August 29, 2006 feature
Controlling cold molecules
“This is a chemist’s dream,” explains Roman Krems, a professor at the University of British Columbia in Vancouver, Canada. “We’ve been trying for 50 years to develop mechanisms to control molecular collisions externally.”
Krems and his student, T. Tscherbul, have written a theoretical paper explaining how cold molecules could be manipulated by an external electric field in their letter titled “Controlling Electronic Spin Relaxtion of Cold Molecules with Electric Fields.” It was published August 22nd in Physical Review Letters.
“Cold molecules,” Krems tells PhysOrg.com, “have lots of interesting applications.” Some of these applications include use in quantum computing and looking at time-reversal symmetry in nature. When molecules are cooled to temperatures below 1 K, the experimental realization of these long-standing problems becomes more practicable. Krems wants to work with molecules that are cooled to around ½ K or less.
However interesting these applications may be though, what Krems is really interested in is how they can be manipulated in chemical processes. And based on these theoretical results, he believes it should be possible to externally control cold molecules in a magnetic trap with electric fields. This means that collisions between molecules could be manipulated, and greater control over molecular dynamics could be asserted, something that would allow chemists to learn more details about chemical reaction mechanisms and test their chemical reaction theories. It is, however, difficult to thermally isolate molecules in a magnetic trap.
“This sort of thing has been done with atoms,” says Krems, “but molecules present a different problem.” He explains that atoms are spherical, and that their magnetic spin does not re-orient after collision. Molecules, though, are a different story. “The problem with molecules is that they are not spherical. Their orientation changes. Applying an electric field may suppress spin re-orientation.” He pauses and then continues: “Being able to control molecular dynamics externally would be a great thing for chemistry.”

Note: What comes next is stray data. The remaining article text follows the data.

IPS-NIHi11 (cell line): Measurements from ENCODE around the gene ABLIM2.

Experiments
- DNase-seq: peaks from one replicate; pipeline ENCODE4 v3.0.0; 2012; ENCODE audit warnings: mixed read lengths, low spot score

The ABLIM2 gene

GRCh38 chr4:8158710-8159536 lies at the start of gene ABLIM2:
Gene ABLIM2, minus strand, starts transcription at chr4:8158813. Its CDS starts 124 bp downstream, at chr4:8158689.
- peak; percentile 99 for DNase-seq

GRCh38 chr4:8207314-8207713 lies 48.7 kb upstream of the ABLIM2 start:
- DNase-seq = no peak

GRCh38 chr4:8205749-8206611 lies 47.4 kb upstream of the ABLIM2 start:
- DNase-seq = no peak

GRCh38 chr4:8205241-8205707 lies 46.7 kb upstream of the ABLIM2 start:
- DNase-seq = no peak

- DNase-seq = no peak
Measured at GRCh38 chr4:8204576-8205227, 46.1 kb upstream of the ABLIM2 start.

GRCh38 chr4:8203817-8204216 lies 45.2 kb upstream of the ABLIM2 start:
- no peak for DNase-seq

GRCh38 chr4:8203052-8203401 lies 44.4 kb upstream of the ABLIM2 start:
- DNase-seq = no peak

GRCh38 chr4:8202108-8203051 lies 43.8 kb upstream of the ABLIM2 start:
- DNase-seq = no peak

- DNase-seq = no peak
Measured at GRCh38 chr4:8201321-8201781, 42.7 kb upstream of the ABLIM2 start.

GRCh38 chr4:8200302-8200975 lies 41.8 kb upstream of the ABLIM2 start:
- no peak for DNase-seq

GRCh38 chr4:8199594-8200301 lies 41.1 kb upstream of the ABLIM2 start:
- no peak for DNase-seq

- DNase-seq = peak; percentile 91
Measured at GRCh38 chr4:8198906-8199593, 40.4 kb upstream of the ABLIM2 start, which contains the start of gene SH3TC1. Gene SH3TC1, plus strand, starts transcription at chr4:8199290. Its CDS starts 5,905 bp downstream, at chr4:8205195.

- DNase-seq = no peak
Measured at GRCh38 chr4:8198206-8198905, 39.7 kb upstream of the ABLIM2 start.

While the applications to chemistry are what excite Krems, he acknowledges that this new technique could also be helpful to physicists. The new technique using external electric fields to control molecular collisions could help with measurements of electric dipole moment of the electron in time-reversal symmetry experiments, where the idea is to find out whether or not symmetry is the proper order in nature. And, with quantum computing the hot topic of the day, this technique could be helpful in creating new ideas for quantum information processing. “Quantum computing with cold trapped molecules is popular right now. In the next six months I expect to see several new schemes.” And Krems and Tscherbul’s work could help with that.
While Krems and Tscherbul’s work is theoretical right now, Krems is fairly certain that it is possible to experimentally confirm the theory in the near future. “I’ve been talking with quite a few people,” he says. “There are a lot of experiments going on right now. I hope that this paper will stimulate experimentalists to include strong electric fields for measurements in their experimental apparatuses.”
Krems thinks it is possible that the theory could be confirmed in as little as half a year. “But,” he says, “you never know with these experiments. Surprises may be on the way. We are always waiting for surprises.” Krems’ hopes are certainly high. “This is a very new field and it is expanding rapidly. There is a future for cold molecules in chemistry — a very bright future.
By Miranda Marquit, Copyright 2006 PhysOrg.com